One thing not mentioned above is that the DeltaWing(s) running in the ALMS next year won’t be the prototype which ran at Le Mans or at the Petit LM. The prototype uses one of the two chassis’ built by Prodrive for their abortive AMR-One programme, whereas these new production DeltaWings will have their own custom chassis designed from the ground up.

    The original DeltaWing prototype was developed as a potential IndyCar replacement, and as such it was built with a single-seat style tub. When they modified the concept for LM, they chose to buy a chassis which had already been homologated as it would mean they wouldn’t have to go through the crash test procedure which would have been impossible to get through in time for Le Mans 2012. Now with a bit of time available ahead of ALMS 2013, they’re able to fully develop the concept so you can expect an even better car to be rolled out for next year.

    The idea of seeing multiple DeltaWings racing side by side gives me goosebumps.



    More good news for Ben Bowlby and co, as they’ve been given this year’s Autosport Award for Pioneering and Innovation. Very well deserved.



    I know I’m probably the only one still paying attention at this point, but it looks like there’s been a bit of news on the DeltaWing front.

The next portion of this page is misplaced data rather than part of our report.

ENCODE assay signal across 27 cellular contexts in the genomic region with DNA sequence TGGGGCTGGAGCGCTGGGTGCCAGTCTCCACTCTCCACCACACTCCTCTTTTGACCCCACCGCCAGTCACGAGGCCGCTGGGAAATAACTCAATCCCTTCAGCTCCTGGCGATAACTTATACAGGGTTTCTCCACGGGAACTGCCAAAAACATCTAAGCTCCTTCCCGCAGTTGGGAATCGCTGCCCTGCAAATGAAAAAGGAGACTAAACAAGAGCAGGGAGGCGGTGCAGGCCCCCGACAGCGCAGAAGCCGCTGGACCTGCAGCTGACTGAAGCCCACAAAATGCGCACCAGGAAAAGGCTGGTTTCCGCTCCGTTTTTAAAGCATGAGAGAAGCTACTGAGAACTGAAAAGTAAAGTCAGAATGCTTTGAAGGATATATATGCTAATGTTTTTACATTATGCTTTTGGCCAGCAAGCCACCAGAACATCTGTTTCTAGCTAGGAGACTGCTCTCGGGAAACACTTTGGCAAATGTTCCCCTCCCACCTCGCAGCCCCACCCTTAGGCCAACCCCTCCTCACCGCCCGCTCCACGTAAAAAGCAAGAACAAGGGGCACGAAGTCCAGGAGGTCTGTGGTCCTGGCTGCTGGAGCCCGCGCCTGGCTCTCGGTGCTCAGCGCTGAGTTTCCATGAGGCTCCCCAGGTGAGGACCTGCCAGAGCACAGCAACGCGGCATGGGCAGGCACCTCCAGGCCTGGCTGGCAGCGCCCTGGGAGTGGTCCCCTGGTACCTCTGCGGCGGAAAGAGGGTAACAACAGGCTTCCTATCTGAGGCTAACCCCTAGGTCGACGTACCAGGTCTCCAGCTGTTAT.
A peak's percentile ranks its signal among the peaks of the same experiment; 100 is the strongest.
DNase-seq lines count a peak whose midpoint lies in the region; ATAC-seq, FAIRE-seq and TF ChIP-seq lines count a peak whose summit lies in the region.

Two real stories here – the first being that Nissan have ended their relationship with the project, with the car going forward using Mazda-derived 2.0l engines. The second that the project is being taken under the (delta)wing of Don Panoz, with the ‘second generation’ production version of the car using its own bespoke tub, and the car souped up to run at LMP1 levels, compared to the LMP2 equivalence it was running at Sebring last year. If I’m reading this right, it means that it will be lining up alongside the Audis at Sebring this year and fighting for P1 honours (the DW is elligible for classification in ALMS, although realistically it’s not going to trouble the Audis, if it is indeed racing against them). It’s a bit confusing since P1 class is effectively being phased out in favour of DP class cars in the ALMS, so it’s hard to understand at this point what level the car will be running to, since a P1 level car will obliterate a DP car.

    Anyway, here’s the skinny –



    They’ve painted it like a McLaren…

    As someone’s pointed out on Twitter, that could make it even harder for other competitors to see – the black one’s had more than enough scrapes already!




    With that red 0, it looks even more like a McLaren, with a vodafone logo on it!